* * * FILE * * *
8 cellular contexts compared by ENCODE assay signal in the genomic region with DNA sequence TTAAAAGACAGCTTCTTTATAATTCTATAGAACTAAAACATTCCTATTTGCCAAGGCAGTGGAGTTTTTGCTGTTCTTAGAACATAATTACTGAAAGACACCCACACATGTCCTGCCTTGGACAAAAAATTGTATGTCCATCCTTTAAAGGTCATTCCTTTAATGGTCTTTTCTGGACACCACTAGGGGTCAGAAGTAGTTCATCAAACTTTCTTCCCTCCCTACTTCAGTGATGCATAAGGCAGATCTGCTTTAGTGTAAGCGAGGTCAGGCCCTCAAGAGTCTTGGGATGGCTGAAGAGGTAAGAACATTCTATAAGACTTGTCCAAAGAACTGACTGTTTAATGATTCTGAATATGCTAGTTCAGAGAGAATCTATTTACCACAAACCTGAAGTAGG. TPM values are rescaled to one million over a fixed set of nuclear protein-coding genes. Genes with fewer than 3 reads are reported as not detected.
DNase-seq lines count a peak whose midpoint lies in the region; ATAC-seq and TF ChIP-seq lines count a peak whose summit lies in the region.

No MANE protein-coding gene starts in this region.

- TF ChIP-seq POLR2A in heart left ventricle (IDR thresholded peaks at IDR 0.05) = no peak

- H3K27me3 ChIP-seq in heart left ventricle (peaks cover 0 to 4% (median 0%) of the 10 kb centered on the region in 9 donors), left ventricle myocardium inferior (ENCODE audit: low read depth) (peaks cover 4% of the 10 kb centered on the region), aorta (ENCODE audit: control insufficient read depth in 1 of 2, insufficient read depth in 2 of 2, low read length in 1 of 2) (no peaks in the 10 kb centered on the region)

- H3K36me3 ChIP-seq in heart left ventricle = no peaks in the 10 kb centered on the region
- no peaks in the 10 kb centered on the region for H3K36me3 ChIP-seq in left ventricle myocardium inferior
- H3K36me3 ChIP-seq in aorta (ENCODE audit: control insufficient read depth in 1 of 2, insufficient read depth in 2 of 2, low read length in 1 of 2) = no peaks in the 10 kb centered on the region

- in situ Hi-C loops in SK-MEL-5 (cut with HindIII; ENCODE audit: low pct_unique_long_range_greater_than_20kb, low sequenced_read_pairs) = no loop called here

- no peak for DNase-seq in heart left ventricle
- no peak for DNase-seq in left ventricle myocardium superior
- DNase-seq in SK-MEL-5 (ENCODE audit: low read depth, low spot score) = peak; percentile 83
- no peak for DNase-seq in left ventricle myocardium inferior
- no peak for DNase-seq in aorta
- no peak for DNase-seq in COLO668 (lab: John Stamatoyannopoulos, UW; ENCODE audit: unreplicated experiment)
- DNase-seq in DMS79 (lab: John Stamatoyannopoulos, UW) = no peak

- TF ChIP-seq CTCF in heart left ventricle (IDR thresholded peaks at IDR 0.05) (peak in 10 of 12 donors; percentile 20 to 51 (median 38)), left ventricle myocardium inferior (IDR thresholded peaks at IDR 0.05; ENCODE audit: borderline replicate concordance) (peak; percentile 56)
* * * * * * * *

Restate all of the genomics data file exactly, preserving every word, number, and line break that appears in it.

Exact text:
8 cellular contexts compared by ENCODE assay signal in the genomic region with DNA sequence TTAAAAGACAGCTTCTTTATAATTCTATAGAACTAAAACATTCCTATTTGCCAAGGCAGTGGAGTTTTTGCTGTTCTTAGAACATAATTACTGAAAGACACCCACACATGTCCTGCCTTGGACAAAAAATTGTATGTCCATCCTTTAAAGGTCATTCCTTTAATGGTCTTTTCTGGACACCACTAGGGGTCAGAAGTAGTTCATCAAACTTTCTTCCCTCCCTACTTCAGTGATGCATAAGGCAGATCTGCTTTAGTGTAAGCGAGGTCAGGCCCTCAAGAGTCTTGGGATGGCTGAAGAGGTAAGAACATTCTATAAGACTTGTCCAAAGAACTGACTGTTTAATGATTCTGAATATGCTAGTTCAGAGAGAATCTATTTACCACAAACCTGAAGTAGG. TPM values are rescaled to one million over a fixed set of nuclear protein-coding genes. Genes with fewer than 3 reads are reported as not detected.
DNase-seq lines count a peak whose midpoint lies in the region; ATAC-seq and TF ChIP-seq lines count a peak whose summit lies in the region.

No MANE protein-coding gene starts in this region.

- TF ChIP-seq POLR2A in heart left ventricle (IDR thresholded peaks at IDR 0.05) = no peak

- H3K27me3 ChIP-seq in heart left ventricle (peaks cover 0 to 4% (median 0%) of the 10 kb centered on the region in 9 donors), left ventricle myocardium inferior (ENCODE audit: low read depth) (peaks cover 4% of the 10 kb centered on the region), aorta (ENCODE audit: control insufficient read depth in 1 of 2, insufficient read depth in 2 of 2, low read length in 1 of 2) (no peaks in the 10 kb centered on the region)

- H3K36me3 ChIP-seq in heart left ventricle = no peaks in the 10 kb centered on the region
- no peaks in the 10 kb centered on the region for H3K36me3 ChIP-seq in left ventricle myocardium inferior
- H3K36me3 ChIP-seq in aorta (ENCODE audit: control insufficient read depth in 1 of 2, insufficient read depth in 2 of 2, low read length in 1 of 2) = no peaks in the 10 kb centered on the region

- in situ Hi-C loops in SK-MEL-5 (cut with HindIII; ENCODE audit: low pct_unique_long_range_greater_than_20kb, low sequenced_read_pairs) = no loop called here

- no peak for DNase-seq in heart left ventricle
- no peak for DNase-seq in left ventricle myocardium superior
- DNase-seq in SK-MEL-5 (ENCODE audit: low read depth, low spot score) = peak; percentile 83
- no peak for DNase-seq in left ventricle myocardium inferior
- no peak for DNase-seq in aorta
- no peak for DNase-seq in COLO668 (lab: John Stamatoyannopoulos, UW; ENCODE audit: unreplicated experiment)
- DNase-seq in DMS79 (lab: John Stamatoyannopoulos, UW) = no peak

- TF ChIP-seq CTCF in heart left ventricle (IDR thresholded peaks at IDR 0.05) (peak in 10 of 12 donors; percentile 20 to 51 (median 38)), left ventricle myocardium inferior (IDR thresholded peaks at IDR 0.05; ENCODE audit: borderline replicate concordance) (peak; percentile 56)